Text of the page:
Good news for the internal auditors out there — a study by the IIA found that more of you are getting raises; the bad news is they also found that everyone's share is slightly smaller:
The number of U.S. organizations awarding raises to their entire internal audit staff increased from 60 percent in 2011 to 64 percent in 2012. In Canada, 83 percent of participating organizations gave raises to all their internal auditors in 2012 — a five-year high for the country. However, when compared to 2011, the magnitude of the raises has decreased, with fewer internal auditors having received a salary increase greater than 3.9 percent.
The fact that over one-third of companies survey don't give their internal audit staff raises is a little disconcerting, but we're not here to dwell on the negative.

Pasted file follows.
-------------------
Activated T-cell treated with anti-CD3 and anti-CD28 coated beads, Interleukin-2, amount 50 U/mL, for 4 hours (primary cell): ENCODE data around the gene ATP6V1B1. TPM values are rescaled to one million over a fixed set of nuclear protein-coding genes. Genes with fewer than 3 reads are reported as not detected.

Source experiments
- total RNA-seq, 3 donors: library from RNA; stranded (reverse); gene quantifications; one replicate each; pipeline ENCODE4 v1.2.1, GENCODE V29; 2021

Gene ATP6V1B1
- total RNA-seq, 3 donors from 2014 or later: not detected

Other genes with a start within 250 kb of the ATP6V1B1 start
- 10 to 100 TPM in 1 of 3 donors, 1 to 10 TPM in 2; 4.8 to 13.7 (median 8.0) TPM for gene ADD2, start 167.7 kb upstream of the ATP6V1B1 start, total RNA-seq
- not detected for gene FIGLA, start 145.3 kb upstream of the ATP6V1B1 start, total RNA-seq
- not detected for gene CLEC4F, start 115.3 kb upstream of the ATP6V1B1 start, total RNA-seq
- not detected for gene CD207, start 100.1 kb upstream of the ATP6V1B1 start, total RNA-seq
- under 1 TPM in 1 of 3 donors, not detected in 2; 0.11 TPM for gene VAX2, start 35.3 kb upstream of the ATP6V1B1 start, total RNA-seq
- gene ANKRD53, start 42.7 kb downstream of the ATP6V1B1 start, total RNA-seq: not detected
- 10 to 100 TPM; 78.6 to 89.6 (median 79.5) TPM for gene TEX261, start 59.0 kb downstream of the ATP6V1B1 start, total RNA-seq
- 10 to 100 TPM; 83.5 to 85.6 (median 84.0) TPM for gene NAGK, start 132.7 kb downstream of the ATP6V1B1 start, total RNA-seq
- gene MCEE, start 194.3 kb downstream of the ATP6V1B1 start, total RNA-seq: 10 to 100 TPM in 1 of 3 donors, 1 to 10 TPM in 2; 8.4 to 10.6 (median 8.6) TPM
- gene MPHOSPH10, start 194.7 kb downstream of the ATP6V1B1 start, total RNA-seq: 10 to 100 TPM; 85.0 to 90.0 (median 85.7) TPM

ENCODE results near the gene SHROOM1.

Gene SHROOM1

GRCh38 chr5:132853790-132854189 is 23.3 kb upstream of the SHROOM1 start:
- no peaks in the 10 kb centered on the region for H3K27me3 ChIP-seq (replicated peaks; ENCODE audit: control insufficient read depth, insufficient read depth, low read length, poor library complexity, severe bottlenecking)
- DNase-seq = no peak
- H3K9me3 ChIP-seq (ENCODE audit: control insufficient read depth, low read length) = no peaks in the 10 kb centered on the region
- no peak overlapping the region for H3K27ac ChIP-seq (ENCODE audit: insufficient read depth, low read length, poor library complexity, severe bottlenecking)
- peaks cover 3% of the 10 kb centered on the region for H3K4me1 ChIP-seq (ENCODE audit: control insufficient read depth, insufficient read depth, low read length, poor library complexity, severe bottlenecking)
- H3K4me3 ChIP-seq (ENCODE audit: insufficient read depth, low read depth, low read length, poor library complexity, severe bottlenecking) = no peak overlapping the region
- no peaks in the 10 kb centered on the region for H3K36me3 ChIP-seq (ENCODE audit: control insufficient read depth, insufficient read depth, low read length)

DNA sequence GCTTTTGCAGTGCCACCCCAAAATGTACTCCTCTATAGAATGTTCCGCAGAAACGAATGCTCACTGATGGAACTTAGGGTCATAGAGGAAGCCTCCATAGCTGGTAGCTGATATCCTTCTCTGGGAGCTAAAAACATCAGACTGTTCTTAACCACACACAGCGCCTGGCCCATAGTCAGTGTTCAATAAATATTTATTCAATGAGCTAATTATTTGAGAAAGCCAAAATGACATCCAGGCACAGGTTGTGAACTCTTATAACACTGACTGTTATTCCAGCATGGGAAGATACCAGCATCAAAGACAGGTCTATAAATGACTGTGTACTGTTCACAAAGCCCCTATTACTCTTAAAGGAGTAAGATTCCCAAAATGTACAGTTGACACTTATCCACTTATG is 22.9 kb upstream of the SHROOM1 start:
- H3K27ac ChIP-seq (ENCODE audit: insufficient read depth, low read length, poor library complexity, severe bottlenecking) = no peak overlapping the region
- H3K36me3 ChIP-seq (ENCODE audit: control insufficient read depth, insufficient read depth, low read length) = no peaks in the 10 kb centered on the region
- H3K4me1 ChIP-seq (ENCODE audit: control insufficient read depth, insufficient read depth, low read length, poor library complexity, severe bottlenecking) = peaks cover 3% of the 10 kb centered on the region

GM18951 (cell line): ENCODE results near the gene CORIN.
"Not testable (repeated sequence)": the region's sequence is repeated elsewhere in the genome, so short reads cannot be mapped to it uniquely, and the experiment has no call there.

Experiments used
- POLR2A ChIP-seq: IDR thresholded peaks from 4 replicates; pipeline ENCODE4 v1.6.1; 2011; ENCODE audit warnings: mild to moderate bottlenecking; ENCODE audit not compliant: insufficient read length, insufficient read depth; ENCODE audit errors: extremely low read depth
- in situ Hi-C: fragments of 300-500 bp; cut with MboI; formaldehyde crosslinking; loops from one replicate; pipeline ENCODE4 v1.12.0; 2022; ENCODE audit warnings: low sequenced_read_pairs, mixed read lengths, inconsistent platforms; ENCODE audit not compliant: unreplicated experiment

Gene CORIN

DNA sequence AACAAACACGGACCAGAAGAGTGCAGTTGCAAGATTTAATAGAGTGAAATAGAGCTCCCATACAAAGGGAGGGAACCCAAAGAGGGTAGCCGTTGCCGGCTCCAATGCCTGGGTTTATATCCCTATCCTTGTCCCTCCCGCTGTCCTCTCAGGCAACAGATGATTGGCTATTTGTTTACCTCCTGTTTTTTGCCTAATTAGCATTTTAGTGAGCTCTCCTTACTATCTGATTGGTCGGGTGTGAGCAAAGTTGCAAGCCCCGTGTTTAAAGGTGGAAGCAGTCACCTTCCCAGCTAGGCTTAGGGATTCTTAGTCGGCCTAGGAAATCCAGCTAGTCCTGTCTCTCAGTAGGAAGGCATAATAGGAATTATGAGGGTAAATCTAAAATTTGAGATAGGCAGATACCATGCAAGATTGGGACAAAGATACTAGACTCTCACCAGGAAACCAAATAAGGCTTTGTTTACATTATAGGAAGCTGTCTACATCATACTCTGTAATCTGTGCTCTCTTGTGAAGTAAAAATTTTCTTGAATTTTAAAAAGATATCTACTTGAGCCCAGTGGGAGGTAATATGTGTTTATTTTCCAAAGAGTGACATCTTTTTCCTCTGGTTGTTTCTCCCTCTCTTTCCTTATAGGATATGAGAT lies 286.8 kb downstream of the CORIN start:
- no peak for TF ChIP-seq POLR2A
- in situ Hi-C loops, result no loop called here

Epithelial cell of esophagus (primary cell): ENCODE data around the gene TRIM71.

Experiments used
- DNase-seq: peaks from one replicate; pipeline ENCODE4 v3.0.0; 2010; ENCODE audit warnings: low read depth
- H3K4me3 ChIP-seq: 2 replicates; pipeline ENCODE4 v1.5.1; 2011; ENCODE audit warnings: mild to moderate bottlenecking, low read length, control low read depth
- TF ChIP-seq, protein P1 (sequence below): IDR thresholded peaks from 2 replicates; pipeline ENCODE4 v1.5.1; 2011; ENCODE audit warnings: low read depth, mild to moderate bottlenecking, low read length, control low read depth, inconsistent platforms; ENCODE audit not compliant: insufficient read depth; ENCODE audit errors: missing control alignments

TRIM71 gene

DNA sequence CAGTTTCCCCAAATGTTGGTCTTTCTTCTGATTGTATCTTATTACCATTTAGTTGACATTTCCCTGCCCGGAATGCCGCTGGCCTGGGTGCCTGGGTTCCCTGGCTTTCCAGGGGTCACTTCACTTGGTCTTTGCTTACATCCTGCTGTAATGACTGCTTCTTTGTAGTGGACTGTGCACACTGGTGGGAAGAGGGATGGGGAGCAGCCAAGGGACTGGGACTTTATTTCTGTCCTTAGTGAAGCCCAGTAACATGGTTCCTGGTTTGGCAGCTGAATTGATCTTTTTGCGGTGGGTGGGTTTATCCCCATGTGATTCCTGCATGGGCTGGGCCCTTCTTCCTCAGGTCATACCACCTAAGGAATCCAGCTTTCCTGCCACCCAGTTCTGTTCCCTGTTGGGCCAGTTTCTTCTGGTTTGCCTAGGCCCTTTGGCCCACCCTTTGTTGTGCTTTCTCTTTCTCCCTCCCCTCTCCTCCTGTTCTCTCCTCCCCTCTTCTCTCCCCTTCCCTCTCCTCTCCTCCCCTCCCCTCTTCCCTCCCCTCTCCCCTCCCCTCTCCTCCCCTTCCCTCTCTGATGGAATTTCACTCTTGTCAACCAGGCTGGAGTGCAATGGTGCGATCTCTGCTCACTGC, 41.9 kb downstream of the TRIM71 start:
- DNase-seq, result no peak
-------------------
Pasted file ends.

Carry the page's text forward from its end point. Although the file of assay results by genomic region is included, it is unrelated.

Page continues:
For those in IA who are being shown the money, how can you best mitigate the wealth being spread too thin? Forget financial and operational IA and get yourself some skills:
The study results found that internal auditors who specialize in IT; fraud and forensics; or environmental, health and safety audits are earning higher salaries than those who perform financial and operational audits or engagements pertaining to an organization’s compliance and regulatory activities. This finding underscores the importance of specialty skills in determining compensation.
Turns out, more companies have discovered that these in-house auditors are extremely helpful with compliance and whatnot so a little monetary recognition seemed to be in order. So that's nice.
Don't spend it all in one place, IA people.